Kansas to study building Missouri River aqueduct

Written by Muleskinner Staff


(TOPEKA, Kan., AP) — Kansas water officials said Tuesday they were moving forward with plans to determine the feasibility of building a 360-mile aqueduct to tap the Missouri River to support agriculture in western parts of the state.
Tracy Streeter, director of the Kansas Water Office, told legislators the study would begin next year and take about 18 months to complete. Officials envision diverting as much as 4 million acre feet of water and sending it west to help support irrigated farming of corn and other crops.
Streeter said it’s likely other states will try to allocate some of the Missouri’s flow in coming years. The river begins in Montana and travels through North Dakota and South Dakota, and along the borders of Iowa, Nebraska, Missouri and Kansas. After it reaches the Kansas City area, the river moves east to St. Louis, where it meets up with the Mississippi.
“There probably will be a play on the river. Kansas may want to be part of it,” he said.
How much the aqueduct would cost is to be determined. A study in 1982 pegged the price at $3.6 billion to construct a system beginning near White Cloud near the Nebraska border and terminating near Utica in the west.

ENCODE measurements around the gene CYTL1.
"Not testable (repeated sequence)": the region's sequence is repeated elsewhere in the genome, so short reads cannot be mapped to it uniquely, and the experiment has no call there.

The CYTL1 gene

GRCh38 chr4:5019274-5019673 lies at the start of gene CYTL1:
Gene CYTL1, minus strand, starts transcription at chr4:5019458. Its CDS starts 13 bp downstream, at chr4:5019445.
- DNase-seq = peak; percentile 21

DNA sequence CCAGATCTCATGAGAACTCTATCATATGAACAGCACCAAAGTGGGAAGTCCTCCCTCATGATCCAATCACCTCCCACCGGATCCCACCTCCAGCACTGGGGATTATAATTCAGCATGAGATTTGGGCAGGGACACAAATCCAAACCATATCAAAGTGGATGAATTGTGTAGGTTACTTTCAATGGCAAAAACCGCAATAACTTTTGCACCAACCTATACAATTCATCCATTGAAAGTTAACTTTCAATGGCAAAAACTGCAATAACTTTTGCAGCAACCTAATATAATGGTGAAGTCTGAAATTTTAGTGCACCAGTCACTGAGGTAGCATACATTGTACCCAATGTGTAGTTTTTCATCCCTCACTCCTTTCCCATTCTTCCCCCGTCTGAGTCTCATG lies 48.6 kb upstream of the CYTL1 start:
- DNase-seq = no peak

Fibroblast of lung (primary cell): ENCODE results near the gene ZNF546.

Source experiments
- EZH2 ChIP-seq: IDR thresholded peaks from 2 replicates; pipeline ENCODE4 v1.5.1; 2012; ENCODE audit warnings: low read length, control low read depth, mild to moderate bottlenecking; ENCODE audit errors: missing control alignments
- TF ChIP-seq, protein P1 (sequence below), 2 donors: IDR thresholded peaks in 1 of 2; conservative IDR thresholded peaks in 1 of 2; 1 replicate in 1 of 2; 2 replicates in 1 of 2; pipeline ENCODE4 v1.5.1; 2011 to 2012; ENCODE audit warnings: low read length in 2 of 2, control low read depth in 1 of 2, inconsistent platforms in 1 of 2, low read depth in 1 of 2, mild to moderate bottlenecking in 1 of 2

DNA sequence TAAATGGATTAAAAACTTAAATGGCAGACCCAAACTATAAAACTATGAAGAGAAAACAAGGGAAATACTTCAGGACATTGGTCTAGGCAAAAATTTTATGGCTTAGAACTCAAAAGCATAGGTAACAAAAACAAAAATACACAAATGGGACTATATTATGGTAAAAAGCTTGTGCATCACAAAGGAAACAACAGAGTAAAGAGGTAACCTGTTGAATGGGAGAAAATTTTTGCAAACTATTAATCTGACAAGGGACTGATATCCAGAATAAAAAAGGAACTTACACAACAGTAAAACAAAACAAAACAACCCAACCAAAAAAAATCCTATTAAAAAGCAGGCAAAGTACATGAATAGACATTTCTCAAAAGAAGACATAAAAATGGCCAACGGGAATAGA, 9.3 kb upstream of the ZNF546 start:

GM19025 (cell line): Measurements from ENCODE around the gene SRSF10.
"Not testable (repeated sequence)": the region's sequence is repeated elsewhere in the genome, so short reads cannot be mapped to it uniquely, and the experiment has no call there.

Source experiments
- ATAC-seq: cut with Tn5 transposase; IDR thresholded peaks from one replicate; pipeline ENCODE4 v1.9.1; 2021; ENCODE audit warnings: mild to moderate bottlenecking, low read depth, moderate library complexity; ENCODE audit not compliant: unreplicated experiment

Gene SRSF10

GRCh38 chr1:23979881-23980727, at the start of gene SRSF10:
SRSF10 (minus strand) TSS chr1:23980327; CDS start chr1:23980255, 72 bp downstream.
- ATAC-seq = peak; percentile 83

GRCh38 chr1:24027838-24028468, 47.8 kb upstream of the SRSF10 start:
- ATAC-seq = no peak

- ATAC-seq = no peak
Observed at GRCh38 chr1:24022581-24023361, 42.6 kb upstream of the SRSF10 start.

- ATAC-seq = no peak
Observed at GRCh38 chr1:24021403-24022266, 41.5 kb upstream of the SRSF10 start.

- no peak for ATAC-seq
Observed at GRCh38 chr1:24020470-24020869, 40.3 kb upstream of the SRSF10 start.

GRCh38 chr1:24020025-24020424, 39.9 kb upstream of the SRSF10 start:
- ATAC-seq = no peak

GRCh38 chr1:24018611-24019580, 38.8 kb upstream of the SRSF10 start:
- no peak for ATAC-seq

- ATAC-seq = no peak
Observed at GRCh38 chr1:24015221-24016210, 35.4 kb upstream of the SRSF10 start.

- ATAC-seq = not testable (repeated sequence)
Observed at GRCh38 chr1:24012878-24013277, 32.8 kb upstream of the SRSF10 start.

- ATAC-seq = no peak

Kansas does not have a compact with other states regarding use of the Missouri River.
State Rep. Sharon Schwartz, a Washington Republican, said she had concerns about the project in future years and how farmers would pay for using the water if grain prices fell and they couldn’t afford to use the water. She also questioned the legal bills that could ensue if other states sue to block Kansas’ access to the water.
“I start to think about this and probably the devil will be in the details,” she said. “It’s important to look at all options. I’ll try to keep my mind open.”
Streeter said the goal would to do little or no harm to states downstream that rely on the Missouri River for navigation, including those along the Mississippi.
Kansas farmers currently rely on the Ogallala Aquifer, which sustains agriculture and municipal water needs throughout the Great Plains region. However, Mark Rude, executive director of the Groundwater Management District No. 3 in southwest Kansas, said the current use of the Ogallala for agriculture was unsustainable to maintain existing farming activities. He estimated that every acre of irrigated land taken out of production cost the state economy $3,911.